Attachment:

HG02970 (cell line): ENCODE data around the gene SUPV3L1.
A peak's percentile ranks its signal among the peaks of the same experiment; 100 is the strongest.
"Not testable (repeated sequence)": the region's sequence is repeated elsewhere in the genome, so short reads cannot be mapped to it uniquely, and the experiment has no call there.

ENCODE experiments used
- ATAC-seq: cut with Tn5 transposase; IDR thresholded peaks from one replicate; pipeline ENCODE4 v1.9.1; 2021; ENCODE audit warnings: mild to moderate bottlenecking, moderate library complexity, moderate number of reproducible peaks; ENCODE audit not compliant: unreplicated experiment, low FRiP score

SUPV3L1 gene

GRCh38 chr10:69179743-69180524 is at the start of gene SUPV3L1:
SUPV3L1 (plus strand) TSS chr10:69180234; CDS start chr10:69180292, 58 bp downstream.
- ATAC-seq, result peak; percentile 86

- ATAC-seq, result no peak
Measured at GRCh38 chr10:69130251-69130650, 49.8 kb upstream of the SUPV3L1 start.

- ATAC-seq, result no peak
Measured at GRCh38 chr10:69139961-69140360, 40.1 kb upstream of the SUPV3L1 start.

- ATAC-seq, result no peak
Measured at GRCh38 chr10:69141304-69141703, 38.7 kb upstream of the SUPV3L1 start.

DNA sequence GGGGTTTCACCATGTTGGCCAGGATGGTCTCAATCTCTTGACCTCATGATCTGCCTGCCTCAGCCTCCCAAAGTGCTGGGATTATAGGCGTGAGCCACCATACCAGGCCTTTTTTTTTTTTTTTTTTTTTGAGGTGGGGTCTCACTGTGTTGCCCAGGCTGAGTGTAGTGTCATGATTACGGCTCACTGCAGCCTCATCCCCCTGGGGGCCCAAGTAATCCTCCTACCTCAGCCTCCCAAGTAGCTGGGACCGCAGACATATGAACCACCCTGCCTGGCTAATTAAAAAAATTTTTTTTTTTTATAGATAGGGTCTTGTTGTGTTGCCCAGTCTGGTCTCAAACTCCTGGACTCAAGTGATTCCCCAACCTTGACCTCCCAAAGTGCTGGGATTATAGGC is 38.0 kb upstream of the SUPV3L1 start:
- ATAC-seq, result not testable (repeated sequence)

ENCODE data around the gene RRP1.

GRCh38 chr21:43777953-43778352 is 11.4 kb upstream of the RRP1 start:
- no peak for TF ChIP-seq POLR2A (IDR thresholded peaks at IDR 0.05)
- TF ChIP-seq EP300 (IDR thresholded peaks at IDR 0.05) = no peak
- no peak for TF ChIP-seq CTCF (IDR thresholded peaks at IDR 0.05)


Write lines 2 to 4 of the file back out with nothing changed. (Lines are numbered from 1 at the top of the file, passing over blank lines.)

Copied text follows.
A peak's percentile ranks its signal among the peaks of the same experiment; 100 is the strongest.
"Not testable (repeated sequence)": the region's sequence is repeated elsewhere in the genome, so short reads cannot be mapped to it uniquely, and the experiment has no call there.

ENCODE experiments used